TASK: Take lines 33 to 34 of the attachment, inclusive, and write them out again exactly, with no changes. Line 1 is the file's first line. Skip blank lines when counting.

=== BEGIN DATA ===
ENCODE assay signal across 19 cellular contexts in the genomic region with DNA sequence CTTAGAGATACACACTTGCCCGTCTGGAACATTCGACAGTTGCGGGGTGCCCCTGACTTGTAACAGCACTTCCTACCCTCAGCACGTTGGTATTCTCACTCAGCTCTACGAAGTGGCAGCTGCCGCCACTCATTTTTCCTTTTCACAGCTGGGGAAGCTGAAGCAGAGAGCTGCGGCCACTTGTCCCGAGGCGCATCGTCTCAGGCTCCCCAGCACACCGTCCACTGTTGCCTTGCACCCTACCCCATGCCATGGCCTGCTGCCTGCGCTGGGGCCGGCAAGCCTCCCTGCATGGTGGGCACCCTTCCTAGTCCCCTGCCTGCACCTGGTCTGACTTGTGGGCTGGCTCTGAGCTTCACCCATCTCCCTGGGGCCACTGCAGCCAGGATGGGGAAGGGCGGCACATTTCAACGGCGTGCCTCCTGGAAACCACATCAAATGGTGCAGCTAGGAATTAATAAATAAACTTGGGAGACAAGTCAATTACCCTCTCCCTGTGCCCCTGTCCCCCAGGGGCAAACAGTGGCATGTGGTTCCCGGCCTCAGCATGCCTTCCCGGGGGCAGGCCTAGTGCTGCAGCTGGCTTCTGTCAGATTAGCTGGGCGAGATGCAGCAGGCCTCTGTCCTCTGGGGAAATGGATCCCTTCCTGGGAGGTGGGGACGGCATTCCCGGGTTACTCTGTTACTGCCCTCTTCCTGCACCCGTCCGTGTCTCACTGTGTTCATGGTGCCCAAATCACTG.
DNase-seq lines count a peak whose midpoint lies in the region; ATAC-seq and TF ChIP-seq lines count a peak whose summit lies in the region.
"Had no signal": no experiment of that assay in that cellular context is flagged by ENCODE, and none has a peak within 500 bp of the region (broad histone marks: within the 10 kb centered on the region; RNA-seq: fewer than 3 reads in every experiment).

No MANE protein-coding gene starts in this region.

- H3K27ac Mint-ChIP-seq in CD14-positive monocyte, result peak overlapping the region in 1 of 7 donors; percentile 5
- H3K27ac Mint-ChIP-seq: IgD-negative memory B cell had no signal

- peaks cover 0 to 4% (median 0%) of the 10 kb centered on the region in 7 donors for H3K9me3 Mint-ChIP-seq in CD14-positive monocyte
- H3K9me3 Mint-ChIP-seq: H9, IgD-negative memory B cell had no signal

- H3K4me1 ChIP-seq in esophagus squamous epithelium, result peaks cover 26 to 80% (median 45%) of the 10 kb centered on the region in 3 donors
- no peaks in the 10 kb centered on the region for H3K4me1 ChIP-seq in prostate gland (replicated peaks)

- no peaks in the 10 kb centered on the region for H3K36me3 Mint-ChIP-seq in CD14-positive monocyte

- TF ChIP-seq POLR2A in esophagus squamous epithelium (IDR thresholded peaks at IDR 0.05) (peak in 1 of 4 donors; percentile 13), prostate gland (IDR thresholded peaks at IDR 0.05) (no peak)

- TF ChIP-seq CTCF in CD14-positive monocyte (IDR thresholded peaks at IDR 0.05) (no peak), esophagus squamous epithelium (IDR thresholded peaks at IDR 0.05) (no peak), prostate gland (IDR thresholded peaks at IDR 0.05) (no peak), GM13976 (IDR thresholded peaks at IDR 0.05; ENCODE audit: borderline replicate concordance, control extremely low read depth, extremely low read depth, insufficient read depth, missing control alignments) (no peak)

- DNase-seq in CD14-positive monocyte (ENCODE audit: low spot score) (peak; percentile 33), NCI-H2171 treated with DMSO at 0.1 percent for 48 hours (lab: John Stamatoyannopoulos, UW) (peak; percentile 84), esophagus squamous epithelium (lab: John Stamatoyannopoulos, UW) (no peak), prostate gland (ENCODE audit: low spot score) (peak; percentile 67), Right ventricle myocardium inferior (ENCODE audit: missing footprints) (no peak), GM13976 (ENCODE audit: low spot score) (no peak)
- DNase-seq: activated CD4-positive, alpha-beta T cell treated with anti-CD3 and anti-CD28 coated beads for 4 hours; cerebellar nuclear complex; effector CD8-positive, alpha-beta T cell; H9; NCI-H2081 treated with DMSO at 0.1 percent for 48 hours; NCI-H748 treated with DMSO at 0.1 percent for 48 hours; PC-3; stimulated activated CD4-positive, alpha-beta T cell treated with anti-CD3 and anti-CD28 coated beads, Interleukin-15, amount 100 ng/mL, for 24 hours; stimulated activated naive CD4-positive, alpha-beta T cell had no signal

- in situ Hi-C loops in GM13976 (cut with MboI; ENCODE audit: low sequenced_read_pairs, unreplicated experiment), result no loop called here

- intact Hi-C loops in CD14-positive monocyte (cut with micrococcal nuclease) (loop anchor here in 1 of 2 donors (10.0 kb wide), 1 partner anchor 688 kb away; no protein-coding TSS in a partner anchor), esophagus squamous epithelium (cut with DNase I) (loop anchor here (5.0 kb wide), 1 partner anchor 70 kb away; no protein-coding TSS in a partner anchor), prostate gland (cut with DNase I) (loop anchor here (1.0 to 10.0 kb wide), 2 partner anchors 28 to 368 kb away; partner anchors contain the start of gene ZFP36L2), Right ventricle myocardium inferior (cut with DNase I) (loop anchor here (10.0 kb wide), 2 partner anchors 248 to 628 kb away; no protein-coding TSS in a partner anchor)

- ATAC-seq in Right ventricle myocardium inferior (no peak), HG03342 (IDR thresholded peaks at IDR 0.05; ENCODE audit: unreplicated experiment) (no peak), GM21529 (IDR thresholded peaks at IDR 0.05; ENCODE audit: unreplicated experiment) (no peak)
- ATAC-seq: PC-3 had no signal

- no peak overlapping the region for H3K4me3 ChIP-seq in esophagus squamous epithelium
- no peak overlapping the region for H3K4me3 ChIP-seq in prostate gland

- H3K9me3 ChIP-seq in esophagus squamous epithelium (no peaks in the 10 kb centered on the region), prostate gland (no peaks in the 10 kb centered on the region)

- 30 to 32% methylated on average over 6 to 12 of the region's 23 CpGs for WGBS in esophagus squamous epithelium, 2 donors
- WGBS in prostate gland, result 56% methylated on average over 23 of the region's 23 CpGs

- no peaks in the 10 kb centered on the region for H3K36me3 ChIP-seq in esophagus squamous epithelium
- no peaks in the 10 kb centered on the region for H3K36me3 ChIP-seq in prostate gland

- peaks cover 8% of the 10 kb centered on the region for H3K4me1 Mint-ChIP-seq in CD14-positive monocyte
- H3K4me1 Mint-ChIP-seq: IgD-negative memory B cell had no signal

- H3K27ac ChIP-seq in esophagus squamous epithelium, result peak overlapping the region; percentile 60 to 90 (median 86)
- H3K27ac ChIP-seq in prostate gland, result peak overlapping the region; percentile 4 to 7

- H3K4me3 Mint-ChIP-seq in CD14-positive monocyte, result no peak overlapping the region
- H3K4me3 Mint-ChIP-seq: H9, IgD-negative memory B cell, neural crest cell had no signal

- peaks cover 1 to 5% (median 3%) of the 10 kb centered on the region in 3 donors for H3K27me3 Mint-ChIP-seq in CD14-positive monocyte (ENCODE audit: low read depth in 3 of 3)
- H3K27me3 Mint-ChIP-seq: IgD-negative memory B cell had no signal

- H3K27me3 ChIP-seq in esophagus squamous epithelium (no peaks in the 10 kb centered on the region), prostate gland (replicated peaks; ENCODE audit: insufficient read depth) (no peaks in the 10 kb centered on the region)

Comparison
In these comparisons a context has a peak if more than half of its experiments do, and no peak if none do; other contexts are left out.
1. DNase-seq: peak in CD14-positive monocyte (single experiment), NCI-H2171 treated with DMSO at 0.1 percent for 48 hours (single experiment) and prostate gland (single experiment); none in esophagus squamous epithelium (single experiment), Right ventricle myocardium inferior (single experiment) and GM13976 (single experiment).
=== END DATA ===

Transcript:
- peaks cover 1 to 5% (median 3%) of the 10 kb centered on the region in 3 donors for H3K27me3 Mint-ChIP-seq in CD14-positive monocyte (ENCODE audit: low read depth in 3 of 3)
- H3K27me3 Mint-ChIP-seq: IgD-negative memory B cell had no signal